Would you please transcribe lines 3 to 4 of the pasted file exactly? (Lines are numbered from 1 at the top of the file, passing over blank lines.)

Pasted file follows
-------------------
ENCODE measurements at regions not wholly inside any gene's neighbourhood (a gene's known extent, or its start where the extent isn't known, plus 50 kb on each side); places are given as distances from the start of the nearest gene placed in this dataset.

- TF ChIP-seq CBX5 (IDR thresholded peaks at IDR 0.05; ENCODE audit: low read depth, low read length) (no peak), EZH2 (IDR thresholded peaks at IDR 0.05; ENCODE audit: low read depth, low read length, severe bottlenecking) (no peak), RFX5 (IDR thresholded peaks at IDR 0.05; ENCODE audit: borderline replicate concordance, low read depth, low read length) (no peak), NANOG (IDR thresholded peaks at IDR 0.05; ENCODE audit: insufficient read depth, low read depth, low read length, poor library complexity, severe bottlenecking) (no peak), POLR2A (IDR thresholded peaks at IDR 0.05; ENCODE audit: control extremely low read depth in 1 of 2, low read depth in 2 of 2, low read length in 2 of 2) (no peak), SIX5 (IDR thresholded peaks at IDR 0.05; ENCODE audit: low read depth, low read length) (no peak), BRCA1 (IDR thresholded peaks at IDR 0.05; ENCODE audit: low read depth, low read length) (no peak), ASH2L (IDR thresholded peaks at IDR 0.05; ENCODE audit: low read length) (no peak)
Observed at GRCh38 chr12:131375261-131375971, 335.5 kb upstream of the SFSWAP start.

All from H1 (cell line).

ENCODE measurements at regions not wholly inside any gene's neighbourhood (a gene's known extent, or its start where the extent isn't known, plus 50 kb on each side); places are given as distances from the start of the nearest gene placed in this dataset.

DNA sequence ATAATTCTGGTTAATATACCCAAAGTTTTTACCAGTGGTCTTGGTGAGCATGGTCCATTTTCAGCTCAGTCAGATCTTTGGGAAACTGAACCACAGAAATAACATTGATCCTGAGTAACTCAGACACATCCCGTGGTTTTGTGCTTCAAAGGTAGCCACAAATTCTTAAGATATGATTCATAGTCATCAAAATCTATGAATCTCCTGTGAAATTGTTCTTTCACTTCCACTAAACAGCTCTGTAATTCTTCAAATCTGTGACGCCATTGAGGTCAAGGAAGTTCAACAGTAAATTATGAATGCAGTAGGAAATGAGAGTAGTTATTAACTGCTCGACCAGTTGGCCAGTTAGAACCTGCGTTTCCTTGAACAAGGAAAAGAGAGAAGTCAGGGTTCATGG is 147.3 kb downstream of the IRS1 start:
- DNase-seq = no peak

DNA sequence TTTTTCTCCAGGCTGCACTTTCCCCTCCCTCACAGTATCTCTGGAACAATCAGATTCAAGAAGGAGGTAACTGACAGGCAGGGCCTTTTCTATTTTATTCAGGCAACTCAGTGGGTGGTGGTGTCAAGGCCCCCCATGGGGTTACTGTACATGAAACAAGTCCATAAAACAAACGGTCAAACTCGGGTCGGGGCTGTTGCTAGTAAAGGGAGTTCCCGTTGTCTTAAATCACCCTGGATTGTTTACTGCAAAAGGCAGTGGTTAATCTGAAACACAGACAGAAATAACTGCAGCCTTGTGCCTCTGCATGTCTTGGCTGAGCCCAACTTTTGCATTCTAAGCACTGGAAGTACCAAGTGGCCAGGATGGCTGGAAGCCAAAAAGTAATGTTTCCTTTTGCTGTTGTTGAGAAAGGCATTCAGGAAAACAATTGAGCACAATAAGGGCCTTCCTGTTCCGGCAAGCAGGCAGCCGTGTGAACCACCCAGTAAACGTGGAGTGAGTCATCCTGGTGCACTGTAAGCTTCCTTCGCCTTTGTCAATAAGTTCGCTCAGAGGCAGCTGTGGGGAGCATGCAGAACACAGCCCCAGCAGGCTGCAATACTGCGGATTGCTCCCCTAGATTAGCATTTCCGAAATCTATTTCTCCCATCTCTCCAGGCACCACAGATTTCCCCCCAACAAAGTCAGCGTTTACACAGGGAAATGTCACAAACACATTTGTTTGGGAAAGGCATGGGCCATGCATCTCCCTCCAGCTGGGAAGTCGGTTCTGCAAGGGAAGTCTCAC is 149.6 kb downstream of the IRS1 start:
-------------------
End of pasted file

Observed at GRCh38 chr12:131375261-131375971, 335.5 kb upstream of the SFSWAP start.

All from H1 (cell line).